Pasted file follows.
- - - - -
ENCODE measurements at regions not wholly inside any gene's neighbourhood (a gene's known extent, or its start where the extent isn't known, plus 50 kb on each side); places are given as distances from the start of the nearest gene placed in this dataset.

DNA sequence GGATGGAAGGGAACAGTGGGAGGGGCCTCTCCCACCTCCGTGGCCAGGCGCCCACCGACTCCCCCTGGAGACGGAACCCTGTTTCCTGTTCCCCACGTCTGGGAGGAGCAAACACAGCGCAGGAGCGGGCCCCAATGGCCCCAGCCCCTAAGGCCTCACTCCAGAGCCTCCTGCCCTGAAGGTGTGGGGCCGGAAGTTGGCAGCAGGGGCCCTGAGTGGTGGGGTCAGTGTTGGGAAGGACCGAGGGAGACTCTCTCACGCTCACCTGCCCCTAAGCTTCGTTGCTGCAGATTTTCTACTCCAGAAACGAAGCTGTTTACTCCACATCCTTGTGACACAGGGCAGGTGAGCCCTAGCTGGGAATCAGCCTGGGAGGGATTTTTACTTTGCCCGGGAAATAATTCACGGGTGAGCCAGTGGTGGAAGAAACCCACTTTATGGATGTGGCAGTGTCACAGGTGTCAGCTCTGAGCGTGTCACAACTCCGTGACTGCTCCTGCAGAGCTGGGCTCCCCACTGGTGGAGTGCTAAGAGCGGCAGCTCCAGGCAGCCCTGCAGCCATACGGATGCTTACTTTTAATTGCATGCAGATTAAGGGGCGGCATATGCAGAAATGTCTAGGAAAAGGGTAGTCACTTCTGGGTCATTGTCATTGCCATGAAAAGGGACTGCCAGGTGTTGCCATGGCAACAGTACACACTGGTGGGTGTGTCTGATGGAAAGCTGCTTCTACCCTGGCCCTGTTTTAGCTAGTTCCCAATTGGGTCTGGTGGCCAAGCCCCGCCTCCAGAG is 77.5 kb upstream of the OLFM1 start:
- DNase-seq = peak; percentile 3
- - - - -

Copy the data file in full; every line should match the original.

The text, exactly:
ENCODE measurements at regions not wholly inside any gene's neighbourhood (a gene's known extent, or its start where the extent isn't known, plus 50 kb on each side); places are given as distances from the start of the nearest gene placed in this dataset.

DNA sequence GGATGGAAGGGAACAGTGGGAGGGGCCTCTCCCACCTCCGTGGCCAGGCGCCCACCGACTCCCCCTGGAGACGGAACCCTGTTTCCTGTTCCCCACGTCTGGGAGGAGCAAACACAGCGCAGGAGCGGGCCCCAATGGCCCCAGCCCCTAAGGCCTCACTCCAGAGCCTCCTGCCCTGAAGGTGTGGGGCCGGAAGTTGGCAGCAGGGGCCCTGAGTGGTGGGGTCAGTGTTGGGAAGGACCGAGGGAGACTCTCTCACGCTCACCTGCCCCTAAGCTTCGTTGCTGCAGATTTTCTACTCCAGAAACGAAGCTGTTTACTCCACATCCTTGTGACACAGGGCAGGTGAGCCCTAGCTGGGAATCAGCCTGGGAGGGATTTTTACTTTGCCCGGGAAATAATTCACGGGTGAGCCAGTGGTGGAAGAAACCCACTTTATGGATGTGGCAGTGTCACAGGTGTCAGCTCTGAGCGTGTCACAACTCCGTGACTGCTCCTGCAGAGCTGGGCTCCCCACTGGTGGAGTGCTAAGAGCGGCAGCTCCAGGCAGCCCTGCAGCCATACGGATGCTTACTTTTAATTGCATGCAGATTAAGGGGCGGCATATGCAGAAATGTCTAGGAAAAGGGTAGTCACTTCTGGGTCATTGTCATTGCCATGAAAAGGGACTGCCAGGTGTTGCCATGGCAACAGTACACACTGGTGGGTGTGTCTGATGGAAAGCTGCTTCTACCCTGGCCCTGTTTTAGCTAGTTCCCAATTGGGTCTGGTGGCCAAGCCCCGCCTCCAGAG is 77.5 kb upstream of the OLFM1 start:
- DNase-seq = peak; percentile 3